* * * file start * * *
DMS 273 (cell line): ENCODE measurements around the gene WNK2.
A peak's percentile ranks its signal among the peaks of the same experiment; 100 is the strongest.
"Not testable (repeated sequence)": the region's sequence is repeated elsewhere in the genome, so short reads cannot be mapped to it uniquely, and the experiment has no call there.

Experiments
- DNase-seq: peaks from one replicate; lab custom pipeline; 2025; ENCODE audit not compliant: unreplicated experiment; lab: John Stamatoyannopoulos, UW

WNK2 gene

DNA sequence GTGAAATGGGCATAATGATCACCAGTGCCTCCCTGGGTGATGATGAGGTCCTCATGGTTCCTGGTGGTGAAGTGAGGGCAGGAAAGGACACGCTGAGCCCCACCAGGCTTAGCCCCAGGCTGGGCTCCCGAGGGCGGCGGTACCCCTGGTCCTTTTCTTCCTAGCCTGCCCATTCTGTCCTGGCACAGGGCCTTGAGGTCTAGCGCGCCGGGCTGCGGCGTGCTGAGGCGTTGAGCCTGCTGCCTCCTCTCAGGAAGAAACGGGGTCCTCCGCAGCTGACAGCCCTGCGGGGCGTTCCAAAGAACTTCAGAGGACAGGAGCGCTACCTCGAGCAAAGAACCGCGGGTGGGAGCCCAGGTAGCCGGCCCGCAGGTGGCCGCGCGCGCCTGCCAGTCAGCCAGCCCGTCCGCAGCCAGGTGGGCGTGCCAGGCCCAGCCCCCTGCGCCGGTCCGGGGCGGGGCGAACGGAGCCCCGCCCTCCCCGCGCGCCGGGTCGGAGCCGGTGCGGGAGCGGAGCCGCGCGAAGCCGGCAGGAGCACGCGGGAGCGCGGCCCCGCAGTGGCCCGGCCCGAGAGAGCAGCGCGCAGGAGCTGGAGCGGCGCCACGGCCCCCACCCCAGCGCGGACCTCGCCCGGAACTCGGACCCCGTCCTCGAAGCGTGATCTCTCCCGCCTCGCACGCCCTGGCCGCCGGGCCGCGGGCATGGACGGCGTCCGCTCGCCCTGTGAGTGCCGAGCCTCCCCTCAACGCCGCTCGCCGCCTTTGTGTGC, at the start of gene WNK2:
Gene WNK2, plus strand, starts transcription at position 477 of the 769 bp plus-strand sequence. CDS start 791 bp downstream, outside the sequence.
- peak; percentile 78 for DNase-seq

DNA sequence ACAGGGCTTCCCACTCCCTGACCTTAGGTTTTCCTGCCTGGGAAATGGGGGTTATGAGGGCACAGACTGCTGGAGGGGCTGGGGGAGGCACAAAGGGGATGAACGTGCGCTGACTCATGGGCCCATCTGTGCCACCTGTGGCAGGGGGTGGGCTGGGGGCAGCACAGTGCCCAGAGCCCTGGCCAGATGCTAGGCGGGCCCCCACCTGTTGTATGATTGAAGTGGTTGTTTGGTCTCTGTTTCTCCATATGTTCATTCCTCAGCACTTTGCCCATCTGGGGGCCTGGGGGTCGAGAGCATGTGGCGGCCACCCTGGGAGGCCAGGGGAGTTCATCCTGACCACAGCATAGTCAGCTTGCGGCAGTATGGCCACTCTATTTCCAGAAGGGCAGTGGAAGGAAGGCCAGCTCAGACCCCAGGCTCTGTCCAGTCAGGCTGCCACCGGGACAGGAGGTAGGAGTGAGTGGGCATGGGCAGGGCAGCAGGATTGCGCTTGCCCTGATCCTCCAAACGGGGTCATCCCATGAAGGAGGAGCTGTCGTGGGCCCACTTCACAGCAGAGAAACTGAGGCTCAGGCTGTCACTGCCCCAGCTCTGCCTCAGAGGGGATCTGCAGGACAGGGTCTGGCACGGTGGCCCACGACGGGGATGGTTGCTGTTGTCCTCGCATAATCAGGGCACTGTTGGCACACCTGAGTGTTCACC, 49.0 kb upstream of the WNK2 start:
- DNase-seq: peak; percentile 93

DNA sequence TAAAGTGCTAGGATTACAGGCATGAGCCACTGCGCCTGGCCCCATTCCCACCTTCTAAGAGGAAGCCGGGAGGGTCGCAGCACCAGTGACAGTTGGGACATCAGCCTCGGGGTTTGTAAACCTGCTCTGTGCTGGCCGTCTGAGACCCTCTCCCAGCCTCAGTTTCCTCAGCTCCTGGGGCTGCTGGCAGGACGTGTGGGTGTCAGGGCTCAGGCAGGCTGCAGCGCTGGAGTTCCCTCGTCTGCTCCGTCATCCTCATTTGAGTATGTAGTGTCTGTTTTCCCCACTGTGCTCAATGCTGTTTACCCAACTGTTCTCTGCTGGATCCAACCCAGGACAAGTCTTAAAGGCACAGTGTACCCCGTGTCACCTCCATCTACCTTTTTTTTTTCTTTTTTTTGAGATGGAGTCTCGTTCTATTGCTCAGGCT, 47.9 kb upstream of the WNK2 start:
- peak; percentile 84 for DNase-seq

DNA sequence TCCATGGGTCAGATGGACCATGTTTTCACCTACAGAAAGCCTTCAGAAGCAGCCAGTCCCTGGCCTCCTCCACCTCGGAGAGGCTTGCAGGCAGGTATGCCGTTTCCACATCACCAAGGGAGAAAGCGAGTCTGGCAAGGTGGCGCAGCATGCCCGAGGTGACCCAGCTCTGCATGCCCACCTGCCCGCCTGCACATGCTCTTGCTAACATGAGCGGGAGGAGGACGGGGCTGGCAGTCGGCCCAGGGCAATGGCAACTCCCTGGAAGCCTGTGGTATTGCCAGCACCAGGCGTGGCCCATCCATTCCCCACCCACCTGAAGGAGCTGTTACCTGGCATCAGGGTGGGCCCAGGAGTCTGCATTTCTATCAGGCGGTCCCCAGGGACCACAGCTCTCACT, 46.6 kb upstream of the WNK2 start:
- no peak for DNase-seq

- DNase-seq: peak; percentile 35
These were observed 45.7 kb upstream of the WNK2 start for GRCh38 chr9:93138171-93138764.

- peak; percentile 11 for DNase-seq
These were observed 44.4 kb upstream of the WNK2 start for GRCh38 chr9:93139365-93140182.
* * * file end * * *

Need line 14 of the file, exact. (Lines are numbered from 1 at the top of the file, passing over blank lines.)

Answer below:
DNA sequence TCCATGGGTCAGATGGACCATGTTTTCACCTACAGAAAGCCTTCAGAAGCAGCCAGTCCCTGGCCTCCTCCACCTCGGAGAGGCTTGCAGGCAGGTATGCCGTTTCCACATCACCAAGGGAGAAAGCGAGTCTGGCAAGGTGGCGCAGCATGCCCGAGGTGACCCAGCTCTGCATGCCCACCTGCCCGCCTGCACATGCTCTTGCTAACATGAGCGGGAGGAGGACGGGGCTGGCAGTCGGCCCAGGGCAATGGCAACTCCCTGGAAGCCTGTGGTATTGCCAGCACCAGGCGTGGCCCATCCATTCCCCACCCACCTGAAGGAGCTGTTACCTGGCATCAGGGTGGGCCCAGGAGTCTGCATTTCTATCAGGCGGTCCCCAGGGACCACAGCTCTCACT, 46.6 kb upstream of the WNK2 start: